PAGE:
Third-Party Due Diligence to Mitigate Risks Posed by Overseas Defense Contractors

Earlier this month, the U.S. Department of Justice settled a fraud case with an overseas defense contractor that resulted in the contractor’s forfeiture of $25 million.1 In this instance, an Afghan-owned group of companies fraudulently billed the Department of Defense for logistics support in Afghanistan. This case follows on the heels of the notorious “Fat Leonard” bribery scandal involving dozens of senior U.S. Navy officers and a defense contractor in Southeast Asia.2 These cases highlight the corruption and bribery challenges confronting the Defense Department when dealing with countless overseas third-party vendors, implications of which can severely undermine the department’s ability to carry out its global missions. Much of these risks stem from the nature of the modern defense industry, notably the opacity of defense procurement transactions, the growth of third parties and the globalization of defense supply chains.3, 4, 5, 6, 7

The Department of Defense and its prime defense contractors can minimize and possibly eliminate these risks through a rigorous due diligence screening of their overseas suppliers, vendors and other third-party partners. This process includes:

  • Developing a risk-based approach to screen third parties based upon an objective understanding of regional and other relevant risk factors.
  • Conducting the prescribed level of due diligence on overseas third parties prior to any engagement.
  • Leveraging regionally knowledgeable and foreign language-capable investigators to ensure effective due diligence efforts.
  • Leveraging technology to efficiently and consistently conduct a third-party compliance program, ensuring data integrity in the event of an audit. 
  • Conducting continuous monitoring of ongoing contracting relationships to maintain vigilance of an overseas third party over the course of the contract’s timeline.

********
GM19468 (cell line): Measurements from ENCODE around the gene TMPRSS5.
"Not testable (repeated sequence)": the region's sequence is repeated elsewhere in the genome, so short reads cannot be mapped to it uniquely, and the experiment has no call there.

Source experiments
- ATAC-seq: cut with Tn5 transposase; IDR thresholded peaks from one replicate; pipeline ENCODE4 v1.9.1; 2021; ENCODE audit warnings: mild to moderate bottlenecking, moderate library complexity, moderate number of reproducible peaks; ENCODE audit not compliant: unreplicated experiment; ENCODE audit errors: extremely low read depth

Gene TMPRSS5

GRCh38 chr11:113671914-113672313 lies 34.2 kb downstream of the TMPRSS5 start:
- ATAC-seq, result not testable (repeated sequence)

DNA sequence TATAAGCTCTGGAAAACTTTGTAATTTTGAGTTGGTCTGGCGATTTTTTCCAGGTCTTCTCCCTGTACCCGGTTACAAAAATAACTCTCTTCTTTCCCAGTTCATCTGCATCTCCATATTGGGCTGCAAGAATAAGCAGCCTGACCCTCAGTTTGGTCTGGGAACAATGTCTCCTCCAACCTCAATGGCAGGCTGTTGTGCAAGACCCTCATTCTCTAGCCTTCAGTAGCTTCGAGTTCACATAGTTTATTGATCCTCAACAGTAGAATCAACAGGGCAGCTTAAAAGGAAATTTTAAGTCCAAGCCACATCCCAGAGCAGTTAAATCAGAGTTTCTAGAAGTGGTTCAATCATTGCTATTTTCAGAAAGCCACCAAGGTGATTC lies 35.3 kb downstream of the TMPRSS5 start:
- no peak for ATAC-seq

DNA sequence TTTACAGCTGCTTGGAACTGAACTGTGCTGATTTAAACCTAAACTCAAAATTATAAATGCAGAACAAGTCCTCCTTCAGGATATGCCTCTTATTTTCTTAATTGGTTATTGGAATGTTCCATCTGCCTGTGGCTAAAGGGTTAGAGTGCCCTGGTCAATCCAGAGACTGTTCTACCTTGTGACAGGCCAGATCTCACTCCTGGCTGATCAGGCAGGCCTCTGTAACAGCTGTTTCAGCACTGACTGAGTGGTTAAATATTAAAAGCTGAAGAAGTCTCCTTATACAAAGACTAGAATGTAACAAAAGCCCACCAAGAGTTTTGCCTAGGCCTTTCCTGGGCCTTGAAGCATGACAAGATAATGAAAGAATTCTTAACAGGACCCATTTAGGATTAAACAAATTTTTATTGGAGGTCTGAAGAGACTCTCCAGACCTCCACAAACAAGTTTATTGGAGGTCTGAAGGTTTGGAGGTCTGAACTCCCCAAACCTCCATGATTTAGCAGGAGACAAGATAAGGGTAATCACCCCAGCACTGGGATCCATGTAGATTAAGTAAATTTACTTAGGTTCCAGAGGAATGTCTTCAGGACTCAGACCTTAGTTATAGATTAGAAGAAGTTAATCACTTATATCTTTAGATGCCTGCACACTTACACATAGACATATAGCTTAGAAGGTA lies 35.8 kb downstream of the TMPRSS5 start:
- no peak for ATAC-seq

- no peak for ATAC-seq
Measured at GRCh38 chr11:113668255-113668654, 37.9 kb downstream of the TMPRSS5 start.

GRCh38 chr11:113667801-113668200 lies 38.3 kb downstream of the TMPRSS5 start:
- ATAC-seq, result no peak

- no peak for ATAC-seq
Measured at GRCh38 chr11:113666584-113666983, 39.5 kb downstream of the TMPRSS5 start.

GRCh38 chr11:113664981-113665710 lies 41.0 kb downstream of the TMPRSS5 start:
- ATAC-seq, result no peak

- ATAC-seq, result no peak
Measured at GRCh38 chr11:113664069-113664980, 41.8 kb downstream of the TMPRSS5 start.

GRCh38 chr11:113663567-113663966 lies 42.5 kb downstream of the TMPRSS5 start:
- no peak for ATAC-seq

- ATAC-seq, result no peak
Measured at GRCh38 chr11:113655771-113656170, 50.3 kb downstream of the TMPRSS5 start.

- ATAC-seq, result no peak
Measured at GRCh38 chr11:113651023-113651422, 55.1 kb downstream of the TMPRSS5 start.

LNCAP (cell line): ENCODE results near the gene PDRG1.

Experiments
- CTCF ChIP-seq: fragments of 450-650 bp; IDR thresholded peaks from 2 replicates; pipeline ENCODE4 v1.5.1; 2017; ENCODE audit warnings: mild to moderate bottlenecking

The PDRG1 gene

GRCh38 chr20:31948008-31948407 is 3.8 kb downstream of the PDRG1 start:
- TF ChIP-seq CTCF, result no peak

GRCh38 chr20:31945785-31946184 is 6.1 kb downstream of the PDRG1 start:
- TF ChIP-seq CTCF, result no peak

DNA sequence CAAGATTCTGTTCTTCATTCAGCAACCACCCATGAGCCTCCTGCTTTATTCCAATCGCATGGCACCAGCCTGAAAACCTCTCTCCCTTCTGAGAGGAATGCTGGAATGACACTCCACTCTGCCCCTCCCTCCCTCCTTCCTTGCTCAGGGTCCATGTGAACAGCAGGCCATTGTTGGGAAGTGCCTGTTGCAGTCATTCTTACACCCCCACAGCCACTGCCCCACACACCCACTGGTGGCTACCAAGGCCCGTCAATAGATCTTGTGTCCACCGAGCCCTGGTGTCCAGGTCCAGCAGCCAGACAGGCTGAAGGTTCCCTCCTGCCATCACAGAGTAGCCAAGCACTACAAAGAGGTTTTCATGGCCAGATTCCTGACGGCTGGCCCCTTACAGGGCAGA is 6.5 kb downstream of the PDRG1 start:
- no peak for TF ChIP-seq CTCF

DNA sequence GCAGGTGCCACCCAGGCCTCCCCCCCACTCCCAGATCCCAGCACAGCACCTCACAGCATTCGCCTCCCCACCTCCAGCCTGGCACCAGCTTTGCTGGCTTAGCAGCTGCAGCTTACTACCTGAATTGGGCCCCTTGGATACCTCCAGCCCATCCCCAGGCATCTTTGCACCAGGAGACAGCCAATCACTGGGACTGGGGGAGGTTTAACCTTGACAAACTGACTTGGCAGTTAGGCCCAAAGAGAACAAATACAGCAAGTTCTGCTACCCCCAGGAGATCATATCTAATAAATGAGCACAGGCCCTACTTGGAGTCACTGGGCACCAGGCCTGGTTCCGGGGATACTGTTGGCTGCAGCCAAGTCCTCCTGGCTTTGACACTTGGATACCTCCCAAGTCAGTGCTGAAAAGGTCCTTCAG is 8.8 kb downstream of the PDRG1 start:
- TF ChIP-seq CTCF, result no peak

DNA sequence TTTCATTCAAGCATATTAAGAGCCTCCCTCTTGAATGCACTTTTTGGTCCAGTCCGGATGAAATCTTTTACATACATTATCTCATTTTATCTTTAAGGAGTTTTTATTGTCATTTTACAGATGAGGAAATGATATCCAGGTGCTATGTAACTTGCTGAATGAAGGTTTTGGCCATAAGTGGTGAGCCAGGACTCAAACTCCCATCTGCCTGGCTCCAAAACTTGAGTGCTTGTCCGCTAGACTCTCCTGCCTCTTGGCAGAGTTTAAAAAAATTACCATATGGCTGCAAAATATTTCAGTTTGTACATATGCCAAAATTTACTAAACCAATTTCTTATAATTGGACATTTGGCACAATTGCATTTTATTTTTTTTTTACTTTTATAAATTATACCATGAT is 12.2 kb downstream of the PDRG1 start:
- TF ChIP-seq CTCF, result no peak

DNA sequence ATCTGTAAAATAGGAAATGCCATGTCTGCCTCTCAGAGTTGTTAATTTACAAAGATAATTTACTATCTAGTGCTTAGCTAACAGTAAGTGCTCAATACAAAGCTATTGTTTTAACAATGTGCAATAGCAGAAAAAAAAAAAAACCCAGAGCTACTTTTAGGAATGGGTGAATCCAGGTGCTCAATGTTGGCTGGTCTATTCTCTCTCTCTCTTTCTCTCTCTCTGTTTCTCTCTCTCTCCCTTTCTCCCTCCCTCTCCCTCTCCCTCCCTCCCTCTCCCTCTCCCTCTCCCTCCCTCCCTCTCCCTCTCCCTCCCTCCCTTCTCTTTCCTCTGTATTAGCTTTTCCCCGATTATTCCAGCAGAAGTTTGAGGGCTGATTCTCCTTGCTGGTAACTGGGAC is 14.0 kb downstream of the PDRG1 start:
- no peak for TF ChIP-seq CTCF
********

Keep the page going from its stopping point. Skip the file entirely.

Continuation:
Sources:
Office of Public Affairs, “U.S. obtains over $25M in forfeited funds from fraud and corruption in government contracting in Afghanistan,” U.S. Department of Justice, March 13, 2019. 
Craig Whitlock and Kevin Uhrmacher, “Prostitutes, vacations and cash: The Navy officials ‘Fat Leonard’ took down”, Washington Post, 20 September, 2018, https://www.washingtonpost.com/graphics/investigations/seducing-the-seventh-fleet/
3 Joint Senate-House Letter to GAO, “DEFENSE ACQUISITIONS: Additional Guidance Needed to Improve Visibility into the Structure and Management of Major Weapon System Subcontracts,” http://www.gao.gov/assets/100/97156.pdf
4 Transparency International, Defence and Security, “License to Bribe? Reducing Corruption Risks Around the Use of Agents in Defence Procurement,” June, 2016, http://ti-defence.org/publications/licence-to-bribe-reducing-corruption-agents-defence-procurement/
https://www.bloomberg.com/news/articles/2011-09-01/the-f-35-s-global-supply-chain
6 Dana Hullinger “Transforming the Supply Chain Organization: Tackling the Biggest Supply Chain Risk of Them All,” April 15, 2016, https://olinblog.wustl.edu/2016/04/supply-chain-strategy-at-boeing-defense/
7 Hilary Hurd, “As Anti-Corruption Efforts Expand globally, the Defense Sector Remains an Outlier,” Defense One, 5 October, 2016, http://www.defenseone.com/ideas/2016/10/anti-corruption-efforts-expand-globally-defense-sector-remains-outlier/132137/

 

 

Third-Party Due Diligence to Mitigate Risks Posed by Overseas Defense Contractors 2019-03-29T00:00:00.0000000 /en/insights/publications/third-party-due-diligence-mitigate-risks-overseas-defense-contractors /-/media/kroll/images/publications/featured-images/2019/overseas-defense-contractors.ashx publication {A3EB9E2E-8783-4B02-B2B2-343CD13039FB} {D97EF8DF-B208-490C-85B8-7214C56B7EAE}

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